The standard hierarchy of inter code generated by Inform.
- §1. Status
- §2. Global area and main
- §3. Compilation modules
- §8. Function packages
- §9. Looking at the Inter produced
§1. Status. The line between what is part of the Inter specification, and what is simply a convention about its use, is a fine one. For example, Inter allows arbitrary sets of primitives and of annotations, but in practice the Inform toolchain standardises both: see Inform Primitives and Inform Annotations.
Similarly, the Inter specification allows great flexibility in how packages are used to structure a program, but the Inform toolchain has definite ideas about that — as follows.
§2. Global area and main. As in every Inter program, the global area (outside of all packages) simply defines packages and pragmas. At present, Inform generates pragmas only for Inform 6 memory settings: even those are now probably not needed, and may go. All of the actual program is in the /main package, which has type _plain.
/main contains the standard subpackages /main/architecture and /main/connectors, both of which have type _linkage. The first defines architectural constants such as WORDSIZE, while the second is used to manage the import and export of symbols while linking trees together, and cannot contain content other than symbols. Neither really contains the program as such.
§3. Compilation modules. The only other content of /main is its set of "modules". Each one is a subpackage of type _module. They originate as follows:
- (a) The "generic module" /main/generic contains material which is the same on every run. For example, the definition of the typename text_literal can be found here.
- (b) There is one module for each "compilation unit" of source code contributing to the program. /main/source_text is always one of these, and contains matter coming directly from the main I7 source text. There is then one compilation unit for each included extension, such as /main/locksmith_by_emily_short, and one for each included kit of Inter code, such as /main/BasicInformKit.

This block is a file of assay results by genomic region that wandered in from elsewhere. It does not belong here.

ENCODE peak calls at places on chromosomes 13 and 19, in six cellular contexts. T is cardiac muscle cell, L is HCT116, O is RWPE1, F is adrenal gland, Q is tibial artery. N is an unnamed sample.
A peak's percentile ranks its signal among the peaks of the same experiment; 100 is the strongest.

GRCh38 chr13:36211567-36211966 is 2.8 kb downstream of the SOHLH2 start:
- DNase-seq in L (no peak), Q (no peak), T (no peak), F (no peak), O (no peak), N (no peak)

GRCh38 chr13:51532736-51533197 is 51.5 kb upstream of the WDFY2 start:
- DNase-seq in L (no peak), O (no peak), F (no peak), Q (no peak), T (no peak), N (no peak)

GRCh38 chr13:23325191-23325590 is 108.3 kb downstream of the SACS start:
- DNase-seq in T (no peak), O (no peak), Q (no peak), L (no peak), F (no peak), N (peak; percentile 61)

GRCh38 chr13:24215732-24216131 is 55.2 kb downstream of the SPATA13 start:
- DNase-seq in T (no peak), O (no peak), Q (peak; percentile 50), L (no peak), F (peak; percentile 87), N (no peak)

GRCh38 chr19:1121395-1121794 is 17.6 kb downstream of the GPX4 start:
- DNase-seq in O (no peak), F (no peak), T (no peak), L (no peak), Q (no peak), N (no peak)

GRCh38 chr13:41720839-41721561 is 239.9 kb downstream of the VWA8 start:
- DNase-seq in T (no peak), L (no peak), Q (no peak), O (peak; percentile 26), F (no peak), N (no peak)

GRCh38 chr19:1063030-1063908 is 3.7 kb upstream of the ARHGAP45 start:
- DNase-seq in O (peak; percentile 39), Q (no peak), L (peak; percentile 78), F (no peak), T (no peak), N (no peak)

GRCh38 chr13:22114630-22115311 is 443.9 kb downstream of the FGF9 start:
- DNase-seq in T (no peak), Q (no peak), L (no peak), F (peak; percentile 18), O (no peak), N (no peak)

- (c) inform7 also produces the "completion module" /main/completion, which contains resources put together from the (natural language part of) the program as a whole, but which can't be tied to any specific compilation unit. For example, in an interactive fiction project, the spatial map is such a resource.
- (d) inter also produces the "synoptic module" /main/synoptic, which contains material indexing and cross-referencing material in the other modules. This is built last of all. For example, the synoptic module includes an array at /main/synoptic/actions/ActionCoding which consolidates metadata on all of the actions present in the program. This could not have been made as part of the completion module because it includes references to actions only found in the kits, and could not have been made as part of any kit because it includes references to actions found only in the I7 source text.
In a sense the completion and synoptic modules play a similar role to each other, and a long-term aspiration might be to move more of the former into the latter, with a view to full linking of code some day. (At present the tool-chain can precompile — "assimilate" — kits and link them in, but not extensions written in Inform 7 source text.) Many structural choices have been made in order to keep this option open, but it is not simple to do.
§4. Thus the modules are not all produced at the same time, and several are produced independently. The module for each kit, in particular, is essentially compiled as a stand-alone Inter program and only joins the finished program at the linking stage.
+-------------------------------+ +---------------------+ +---------------------+ | architecture | | architecture | | architecture | | generic | | BasicInformKit | | WorldModelKit | | source_text | | connectors | | connectors | | locksmith_by_emily_short | +----------+----------+ +----------+----------+ | ... | INTER | INTER | | completion | | | | connectors | | | ... +------------------+------------+ | | INFORM7 \ | | \ \|/ \|/ \----------------------->o----------->o<-----------o---- ... | | INTER | \|/ +---------------+---------------+ | architecture | | generic | | source_text | | locksmith_by_emily_short | | ... | | completion | | BasicInformKit | | WorldModelKit | | ... | | synoptic | | connectors | +-------------------------------+